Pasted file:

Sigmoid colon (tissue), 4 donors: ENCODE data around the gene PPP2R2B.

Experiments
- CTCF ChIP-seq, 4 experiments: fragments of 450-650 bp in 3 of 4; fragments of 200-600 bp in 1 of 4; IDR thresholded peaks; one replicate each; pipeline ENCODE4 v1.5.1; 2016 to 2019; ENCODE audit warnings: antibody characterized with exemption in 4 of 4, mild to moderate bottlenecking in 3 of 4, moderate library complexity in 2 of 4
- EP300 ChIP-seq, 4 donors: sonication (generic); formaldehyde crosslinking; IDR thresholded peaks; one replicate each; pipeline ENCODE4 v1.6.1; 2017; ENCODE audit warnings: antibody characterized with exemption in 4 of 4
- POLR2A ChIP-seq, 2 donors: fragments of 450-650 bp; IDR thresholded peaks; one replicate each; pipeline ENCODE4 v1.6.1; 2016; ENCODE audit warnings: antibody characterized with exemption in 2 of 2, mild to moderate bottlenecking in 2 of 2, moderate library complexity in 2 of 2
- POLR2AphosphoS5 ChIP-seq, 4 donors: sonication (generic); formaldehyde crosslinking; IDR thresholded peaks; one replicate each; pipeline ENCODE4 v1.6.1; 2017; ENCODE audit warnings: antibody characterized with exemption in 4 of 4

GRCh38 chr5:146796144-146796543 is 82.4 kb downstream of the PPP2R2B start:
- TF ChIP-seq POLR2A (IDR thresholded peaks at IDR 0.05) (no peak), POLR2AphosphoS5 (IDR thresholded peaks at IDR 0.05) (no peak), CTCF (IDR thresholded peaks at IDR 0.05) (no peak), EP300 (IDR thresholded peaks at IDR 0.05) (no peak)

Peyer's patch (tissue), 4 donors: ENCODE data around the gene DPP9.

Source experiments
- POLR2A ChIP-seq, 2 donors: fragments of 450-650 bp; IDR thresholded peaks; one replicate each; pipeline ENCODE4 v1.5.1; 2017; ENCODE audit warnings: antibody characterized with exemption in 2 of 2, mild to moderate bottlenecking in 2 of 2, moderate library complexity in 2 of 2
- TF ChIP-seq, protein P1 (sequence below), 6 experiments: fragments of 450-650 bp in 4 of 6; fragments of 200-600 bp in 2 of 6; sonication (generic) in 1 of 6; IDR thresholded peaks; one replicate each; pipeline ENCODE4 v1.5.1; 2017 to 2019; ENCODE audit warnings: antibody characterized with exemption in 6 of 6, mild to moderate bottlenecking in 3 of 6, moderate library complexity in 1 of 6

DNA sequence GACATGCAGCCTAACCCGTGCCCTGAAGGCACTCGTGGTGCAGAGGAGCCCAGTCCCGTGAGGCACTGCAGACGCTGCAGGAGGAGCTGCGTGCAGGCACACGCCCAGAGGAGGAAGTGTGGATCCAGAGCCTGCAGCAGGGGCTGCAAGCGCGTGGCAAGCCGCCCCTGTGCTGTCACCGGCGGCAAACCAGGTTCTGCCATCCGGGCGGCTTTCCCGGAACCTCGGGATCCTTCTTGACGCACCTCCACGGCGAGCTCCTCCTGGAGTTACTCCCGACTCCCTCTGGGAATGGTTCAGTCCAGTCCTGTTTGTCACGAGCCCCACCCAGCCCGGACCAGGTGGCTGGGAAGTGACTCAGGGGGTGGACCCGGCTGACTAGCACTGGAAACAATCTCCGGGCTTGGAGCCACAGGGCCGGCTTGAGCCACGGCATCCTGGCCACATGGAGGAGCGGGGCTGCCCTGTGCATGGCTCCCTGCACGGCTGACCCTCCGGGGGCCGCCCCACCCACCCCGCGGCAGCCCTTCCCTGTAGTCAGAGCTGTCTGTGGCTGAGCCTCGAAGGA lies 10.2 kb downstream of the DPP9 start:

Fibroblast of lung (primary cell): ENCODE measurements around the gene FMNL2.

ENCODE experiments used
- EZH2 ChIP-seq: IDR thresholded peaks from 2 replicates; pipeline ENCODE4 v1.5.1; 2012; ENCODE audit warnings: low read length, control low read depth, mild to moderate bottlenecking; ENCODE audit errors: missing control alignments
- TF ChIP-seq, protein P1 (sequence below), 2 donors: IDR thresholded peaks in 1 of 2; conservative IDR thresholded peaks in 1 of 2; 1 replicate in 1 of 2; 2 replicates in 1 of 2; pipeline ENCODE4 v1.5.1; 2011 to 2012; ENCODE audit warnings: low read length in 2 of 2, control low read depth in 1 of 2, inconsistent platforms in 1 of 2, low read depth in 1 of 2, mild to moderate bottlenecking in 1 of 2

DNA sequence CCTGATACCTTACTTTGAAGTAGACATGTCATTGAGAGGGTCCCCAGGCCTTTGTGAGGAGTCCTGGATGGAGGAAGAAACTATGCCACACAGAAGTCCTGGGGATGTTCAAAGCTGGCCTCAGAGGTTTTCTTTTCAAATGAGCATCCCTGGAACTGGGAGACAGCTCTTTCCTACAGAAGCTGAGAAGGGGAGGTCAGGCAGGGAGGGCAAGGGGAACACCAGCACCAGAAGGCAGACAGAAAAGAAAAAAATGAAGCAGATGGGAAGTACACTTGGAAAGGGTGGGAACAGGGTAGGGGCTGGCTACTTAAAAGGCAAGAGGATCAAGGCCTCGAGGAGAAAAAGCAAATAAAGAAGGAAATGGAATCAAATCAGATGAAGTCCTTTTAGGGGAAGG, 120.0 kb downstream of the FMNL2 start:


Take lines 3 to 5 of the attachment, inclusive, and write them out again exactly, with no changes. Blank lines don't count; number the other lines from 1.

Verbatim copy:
- CTCF ChIP-seq, 4 experiments: fragments of 450-650 bp in 3 of 4; fragments of 200-600 bp in 1 of 4; IDR thresholded peaks; one replicate each; pipeline ENCODE4 v1.5.1; 2016 to 2019; ENCODE audit warnings: antibody characterized with exemption in 4 of 4, mild to moderate bottlenecking in 3 of 4, moderate library complexity in 2 of 4
- EP300 ChIP-seq, 4 donors: sonication (generic); formaldehyde crosslinking; IDR thresholded peaks; one replicate each; pipeline ENCODE4 v1.6.1; 2017; ENCODE audit warnings: antibody characterized with exemption in 4 of 4
- POLR2A ChIP-seq, 2 donors: fragments of 450-650 bp; IDR thresholded peaks; one replicate each; pipeline ENCODE4 v1.6.1; 2016; ENCODE audit warnings: antibody characterized with exemption in 2 of 2, mild to moderate bottlenecking in 2 of 2, moderate library complexity in 2 of 2